ters, the former secretary of state for international financial institutions, calls “the worst public relations disaster in Canadian banking history”—an 11-month aborted merger campaign that insiders say cost the four merger-minded institutions $100 million. The debacle began when the Royal and Bank of Montreal kept Martin in the dark about their plans. Then many of their pro-merger arguments were shot down by Scotiabank chairman Peter Godsoe, whose bank was not marriage-minded. As the months went on, say bank sources,

internal polls showed the institutions losing public sympathy. “All of their predictions about plague and pestilence haven’t materialized, which just adds to their lack of credibility,” said Catherine Swift of the Canadian Federation of Independent Business. “They might as well have thrown that $ 100 million out the windows on Bay Street. They would have got a lot more public support that way than paying high-priced PR gums to botch the whole thing.”

The year also saw the departure of the Bank of Montreal’s bon vivant chairman Matthew Barrett, who was replaced by Tony Comper, while John Hunkin took over from Al Flood at CIBC. Bank spokesmen argue that services have expanded for customers, especially over the phone and through the Internet. Rick Kuwayti of the Bank of Montreal says his bank is finding new ways to deliver services, such as twoand three-person boutique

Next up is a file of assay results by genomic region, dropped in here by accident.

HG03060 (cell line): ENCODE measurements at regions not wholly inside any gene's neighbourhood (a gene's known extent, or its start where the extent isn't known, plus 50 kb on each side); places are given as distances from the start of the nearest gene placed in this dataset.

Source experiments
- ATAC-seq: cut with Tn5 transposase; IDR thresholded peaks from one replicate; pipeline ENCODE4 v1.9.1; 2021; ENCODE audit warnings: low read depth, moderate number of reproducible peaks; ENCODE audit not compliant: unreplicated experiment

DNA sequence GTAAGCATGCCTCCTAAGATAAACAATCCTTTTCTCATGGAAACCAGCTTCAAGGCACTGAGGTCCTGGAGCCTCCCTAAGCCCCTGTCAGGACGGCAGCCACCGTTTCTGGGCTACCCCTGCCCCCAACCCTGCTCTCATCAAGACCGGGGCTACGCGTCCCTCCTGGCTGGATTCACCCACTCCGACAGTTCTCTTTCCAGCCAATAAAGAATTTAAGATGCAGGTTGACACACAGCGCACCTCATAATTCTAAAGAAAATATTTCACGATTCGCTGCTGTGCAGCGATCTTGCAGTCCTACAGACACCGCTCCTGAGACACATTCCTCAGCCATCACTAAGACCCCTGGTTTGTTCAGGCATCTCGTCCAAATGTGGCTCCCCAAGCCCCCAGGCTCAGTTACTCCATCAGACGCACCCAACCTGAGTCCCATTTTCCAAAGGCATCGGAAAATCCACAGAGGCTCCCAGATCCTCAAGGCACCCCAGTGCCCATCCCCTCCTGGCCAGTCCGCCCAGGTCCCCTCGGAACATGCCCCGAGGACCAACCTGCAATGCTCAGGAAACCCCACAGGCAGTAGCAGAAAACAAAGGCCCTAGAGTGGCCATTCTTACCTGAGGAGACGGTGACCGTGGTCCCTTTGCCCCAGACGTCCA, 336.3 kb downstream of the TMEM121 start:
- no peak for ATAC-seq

branches in grocery stores. He also contends clients are being offered a broad range of service fees, including some at no cost, depending on the age of the client. The year’s biggest change, yet to be approved, is TD Bank’s purchase of Canada Trust. The framework for that approval process is being included in forthcoming legislation, which will not rule out mergers.

One of the banks’ more common arguments was that foreign-based competitors could set up branchless banks—as ING Direct, whose parent is Dutch, has done—while